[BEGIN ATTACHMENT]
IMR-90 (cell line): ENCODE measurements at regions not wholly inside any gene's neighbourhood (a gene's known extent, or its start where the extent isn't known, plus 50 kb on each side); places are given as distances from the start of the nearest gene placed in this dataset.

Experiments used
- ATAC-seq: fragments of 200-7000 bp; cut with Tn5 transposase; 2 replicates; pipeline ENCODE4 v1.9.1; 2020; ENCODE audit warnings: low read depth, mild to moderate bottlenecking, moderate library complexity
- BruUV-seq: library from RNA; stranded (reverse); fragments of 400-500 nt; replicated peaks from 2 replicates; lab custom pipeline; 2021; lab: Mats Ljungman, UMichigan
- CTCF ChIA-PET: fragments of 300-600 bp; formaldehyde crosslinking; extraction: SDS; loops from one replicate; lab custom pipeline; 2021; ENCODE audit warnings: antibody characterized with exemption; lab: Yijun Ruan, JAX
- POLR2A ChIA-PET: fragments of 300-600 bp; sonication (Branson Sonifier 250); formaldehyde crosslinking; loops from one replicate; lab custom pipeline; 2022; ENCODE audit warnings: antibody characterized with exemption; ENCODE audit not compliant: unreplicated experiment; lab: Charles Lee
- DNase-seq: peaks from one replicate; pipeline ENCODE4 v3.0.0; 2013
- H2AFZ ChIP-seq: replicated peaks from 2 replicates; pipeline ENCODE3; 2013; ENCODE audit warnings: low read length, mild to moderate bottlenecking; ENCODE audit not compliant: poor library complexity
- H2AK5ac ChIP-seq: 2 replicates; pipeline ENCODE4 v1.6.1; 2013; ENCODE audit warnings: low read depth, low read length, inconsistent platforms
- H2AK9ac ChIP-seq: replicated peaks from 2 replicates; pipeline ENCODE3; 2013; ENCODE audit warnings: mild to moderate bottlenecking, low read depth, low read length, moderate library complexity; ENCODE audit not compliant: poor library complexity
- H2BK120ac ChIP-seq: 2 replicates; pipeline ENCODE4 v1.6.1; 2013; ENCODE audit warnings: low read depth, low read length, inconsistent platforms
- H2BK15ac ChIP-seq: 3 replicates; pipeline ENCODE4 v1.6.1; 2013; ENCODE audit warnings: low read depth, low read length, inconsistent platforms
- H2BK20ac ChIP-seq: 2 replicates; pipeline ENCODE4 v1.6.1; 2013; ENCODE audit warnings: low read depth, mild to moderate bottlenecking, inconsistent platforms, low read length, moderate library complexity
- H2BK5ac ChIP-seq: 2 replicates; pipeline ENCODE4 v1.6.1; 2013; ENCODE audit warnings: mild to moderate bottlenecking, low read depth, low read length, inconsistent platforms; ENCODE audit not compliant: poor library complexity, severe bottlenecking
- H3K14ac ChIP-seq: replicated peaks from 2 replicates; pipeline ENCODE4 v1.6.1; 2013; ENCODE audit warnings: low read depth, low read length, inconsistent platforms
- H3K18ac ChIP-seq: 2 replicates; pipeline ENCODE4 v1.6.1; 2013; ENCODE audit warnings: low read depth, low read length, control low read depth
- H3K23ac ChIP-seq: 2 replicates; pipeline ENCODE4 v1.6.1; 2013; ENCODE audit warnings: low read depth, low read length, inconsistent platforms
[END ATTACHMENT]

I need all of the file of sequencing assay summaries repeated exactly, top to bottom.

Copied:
IMR-90 (cell line): ENCODE measurements at regions not wholly inside any gene's neighbourhood (a gene's known extent, or its start where the extent isn't known, plus 50 kb on each side); places are given as distances from the start of the nearest gene placed in this dataset.

Experiments used
- ATAC-seq: fragments of 200-7000 bp; cut with Tn5 transposase; 2 replicates; pipeline ENCODE4 v1.9.1; 2020; ENCODE audit warnings: low read depth, mild to moderate bottlenecking, moderate library complexity
- BruUV-seq: library from RNA; stranded (reverse); fragments of 400-500 nt; replicated peaks from 2 replicates; lab custom pipeline; 2021; lab: Mats Ljungman, UMichigan
- CTCF ChIA-PET: fragments of 300-600 bp; formaldehyde crosslinking; extraction: SDS; loops from one replicate; lab custom pipeline; 2021; ENCODE audit warnings: antibody characterized with exemption; lab: Yijun Ruan, JAX
- POLR2A ChIA-PET: fragments of 300-600 bp; sonication (Branson Sonifier 250); formaldehyde crosslinking; loops from one replicate; lab custom pipeline; 2022; ENCODE audit warnings: antibody characterized with exemption; ENCODE audit not compliant: unreplicated experiment; lab: Charles Lee
- DNase-seq: peaks from one replicate; pipeline ENCODE4 v3.0.0; 2013
- H2AFZ ChIP-seq: replicated peaks from 2 replicates; pipeline ENCODE3; 2013; ENCODE audit warnings: low read length, mild to moderate bottlenecking; ENCODE audit not compliant: poor library complexity
- H2AK5ac ChIP-seq: 2 replicates; pipeline ENCODE4 v1.6.1; 2013; ENCODE audit warnings: low read depth, low read length, inconsistent platforms
- H2AK9ac ChIP-seq: replicated peaks from 2 replicates; pipeline ENCODE3; 2013; ENCODE audit warnings: mild to moderate bottlenecking, low read depth, low read length, moderate library complexity; ENCODE audit not compliant: poor library complexity
- H2BK120ac ChIP-seq: 2 replicates; pipeline ENCODE4 v1.6.1; 2013; ENCODE audit warnings: low read depth, low read length, inconsistent platforms
- H2BK15ac ChIP-seq: 3 replicates; pipeline ENCODE4 v1.6.1; 2013; ENCODE audit warnings: low read depth, low read length, inconsistent platforms
- H2BK20ac ChIP-seq: 2 replicates; pipeline ENCODE4 v1.6.1; 2013; ENCODE audit warnings: low read depth, mild to moderate bottlenecking, inconsistent platforms, low read length, moderate library complexity
- H2BK5ac ChIP-seq: 2 replicates; pipeline ENCODE4 v1.6.1; 2013; ENCODE audit warnings: mild to moderate bottlenecking, low read depth, low read length, inconsistent platforms; ENCODE audit not compliant: poor library complexity, severe bottlenecking
- H3K14ac ChIP-seq: replicated peaks from 2 replicates; pipeline ENCODE4 v1.6.1; 2013; ENCODE audit warnings: low read depth, low read length, inconsistent platforms
- H3K18ac ChIP-seq: 2 replicates; pipeline ENCODE4 v1.6.1; 2013; ENCODE audit warnings: low read depth, low read length, control low read depth
- H3K23ac ChIP-seq: 2 replicates; pipeline ENCODE4 v1.6.1; 2013; ENCODE audit warnings: low read depth, low read length, inconsistent platforms